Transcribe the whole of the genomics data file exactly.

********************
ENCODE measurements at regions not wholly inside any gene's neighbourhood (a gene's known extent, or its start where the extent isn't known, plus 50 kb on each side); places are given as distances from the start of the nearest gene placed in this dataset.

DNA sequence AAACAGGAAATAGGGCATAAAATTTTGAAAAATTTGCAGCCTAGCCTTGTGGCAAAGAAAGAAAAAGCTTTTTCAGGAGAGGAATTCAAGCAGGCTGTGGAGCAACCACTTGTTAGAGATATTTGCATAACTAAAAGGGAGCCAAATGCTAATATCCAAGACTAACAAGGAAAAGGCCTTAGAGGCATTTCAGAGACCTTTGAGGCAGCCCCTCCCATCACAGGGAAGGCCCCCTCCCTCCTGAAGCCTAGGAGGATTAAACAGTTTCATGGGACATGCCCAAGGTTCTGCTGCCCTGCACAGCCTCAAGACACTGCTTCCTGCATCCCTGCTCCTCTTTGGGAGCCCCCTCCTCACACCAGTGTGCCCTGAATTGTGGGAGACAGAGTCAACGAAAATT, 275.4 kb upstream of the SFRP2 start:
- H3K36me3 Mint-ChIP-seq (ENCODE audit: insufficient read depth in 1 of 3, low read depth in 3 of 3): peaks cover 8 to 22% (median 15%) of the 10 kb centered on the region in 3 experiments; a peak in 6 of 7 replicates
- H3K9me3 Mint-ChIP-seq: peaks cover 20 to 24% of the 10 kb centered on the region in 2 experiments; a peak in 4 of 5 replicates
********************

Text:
ENCODE measurements at regions not wholly inside any gene's neighbourhood (a gene's known extent, or its start where the extent isn't known, plus 50 kb on each side); places are given as distances from the start of the nearest gene placed in this dataset.

DNA sequence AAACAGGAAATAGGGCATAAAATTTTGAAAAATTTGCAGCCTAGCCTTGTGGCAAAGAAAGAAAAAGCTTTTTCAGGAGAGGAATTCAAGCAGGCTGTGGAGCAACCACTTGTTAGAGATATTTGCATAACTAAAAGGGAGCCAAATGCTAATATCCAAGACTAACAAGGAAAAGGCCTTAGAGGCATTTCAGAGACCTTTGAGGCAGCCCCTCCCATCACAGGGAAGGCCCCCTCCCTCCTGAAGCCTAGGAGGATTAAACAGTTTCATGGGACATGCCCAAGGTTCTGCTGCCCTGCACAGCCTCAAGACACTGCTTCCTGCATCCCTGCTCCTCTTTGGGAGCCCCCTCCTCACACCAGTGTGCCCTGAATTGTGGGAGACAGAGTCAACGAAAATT, 275.4 kb upstream of the SFRP2 start:
- H3K36me3 Mint-ChIP-seq (ENCODE audit: insufficient read depth in 1 of 3, low read depth in 3 of 3): peaks cover 8 to 22% (median 15%) of the 10 kb centered on the region in 3 experiments; a peak in 6 of 7 replicates
- H3K9me3 Mint-ChIP-seq: peaks cover 20 to 24% of the 10 kb centered on the region in 2 experiments; a peak in 4 of 5 replicates